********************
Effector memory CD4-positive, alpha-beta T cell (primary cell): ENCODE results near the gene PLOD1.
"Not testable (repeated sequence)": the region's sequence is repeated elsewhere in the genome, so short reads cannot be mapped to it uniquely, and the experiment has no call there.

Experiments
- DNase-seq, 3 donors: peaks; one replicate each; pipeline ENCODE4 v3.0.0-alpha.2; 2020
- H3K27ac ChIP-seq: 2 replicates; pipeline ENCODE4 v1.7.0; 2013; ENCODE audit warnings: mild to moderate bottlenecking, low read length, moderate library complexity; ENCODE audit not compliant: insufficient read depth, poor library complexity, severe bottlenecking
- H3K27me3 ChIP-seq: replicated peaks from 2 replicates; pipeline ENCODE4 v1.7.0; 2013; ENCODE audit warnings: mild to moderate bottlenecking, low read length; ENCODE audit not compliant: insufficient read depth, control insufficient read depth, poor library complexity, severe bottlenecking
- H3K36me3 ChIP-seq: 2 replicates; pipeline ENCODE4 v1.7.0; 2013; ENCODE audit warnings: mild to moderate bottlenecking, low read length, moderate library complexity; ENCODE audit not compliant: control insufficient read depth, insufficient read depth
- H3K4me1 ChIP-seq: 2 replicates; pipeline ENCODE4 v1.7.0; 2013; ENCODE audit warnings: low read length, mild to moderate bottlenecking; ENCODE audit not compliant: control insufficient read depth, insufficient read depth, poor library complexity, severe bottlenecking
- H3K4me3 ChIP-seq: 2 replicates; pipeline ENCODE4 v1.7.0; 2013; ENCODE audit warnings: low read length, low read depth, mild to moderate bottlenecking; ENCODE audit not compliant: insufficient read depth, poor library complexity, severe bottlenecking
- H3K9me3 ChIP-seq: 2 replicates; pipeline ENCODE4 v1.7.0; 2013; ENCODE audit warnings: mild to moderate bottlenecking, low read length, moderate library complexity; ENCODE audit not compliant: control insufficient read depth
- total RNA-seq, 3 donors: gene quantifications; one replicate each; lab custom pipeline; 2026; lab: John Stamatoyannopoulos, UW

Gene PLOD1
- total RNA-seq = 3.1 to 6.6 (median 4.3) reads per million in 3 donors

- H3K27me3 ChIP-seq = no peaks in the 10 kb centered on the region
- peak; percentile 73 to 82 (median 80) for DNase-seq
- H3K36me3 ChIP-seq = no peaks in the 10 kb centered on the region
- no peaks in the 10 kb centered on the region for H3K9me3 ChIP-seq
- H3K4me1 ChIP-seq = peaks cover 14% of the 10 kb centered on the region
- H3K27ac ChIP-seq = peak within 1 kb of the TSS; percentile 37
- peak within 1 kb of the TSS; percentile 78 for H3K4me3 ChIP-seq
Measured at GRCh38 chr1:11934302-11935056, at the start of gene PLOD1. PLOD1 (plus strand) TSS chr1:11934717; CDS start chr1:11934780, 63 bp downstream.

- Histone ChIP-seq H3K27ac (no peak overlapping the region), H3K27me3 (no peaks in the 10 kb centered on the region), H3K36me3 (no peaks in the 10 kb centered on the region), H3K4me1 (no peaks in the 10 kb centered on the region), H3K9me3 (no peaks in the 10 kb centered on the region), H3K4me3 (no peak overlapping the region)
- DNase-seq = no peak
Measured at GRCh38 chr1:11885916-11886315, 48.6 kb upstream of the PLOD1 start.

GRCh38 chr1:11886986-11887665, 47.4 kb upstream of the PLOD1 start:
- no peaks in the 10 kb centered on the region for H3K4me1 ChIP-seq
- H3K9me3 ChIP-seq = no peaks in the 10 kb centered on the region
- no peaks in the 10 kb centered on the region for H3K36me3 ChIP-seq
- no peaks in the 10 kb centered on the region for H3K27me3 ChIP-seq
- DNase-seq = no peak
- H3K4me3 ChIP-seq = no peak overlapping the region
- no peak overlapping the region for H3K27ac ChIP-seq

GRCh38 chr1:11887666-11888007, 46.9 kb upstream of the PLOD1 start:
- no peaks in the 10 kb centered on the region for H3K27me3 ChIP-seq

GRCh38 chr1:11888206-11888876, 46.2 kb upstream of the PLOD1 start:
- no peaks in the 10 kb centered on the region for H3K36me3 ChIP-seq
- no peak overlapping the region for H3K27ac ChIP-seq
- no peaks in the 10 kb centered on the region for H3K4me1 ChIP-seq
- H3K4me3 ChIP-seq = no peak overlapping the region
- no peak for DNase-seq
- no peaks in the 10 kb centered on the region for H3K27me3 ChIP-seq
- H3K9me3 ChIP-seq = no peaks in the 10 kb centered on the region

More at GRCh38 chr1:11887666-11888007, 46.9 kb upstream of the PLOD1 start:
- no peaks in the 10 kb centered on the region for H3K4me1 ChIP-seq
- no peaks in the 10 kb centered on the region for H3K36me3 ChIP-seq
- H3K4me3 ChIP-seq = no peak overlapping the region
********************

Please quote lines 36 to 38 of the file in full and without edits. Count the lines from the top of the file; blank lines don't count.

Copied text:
- no peaks in the 10 kb centered on the region for H3K36me3 ChIP-seq
- no peak overlapping the region for H3K27ac ChIP-seq
- no peaks in the 10 kb centered on the region for H3K4me1 ChIP-seq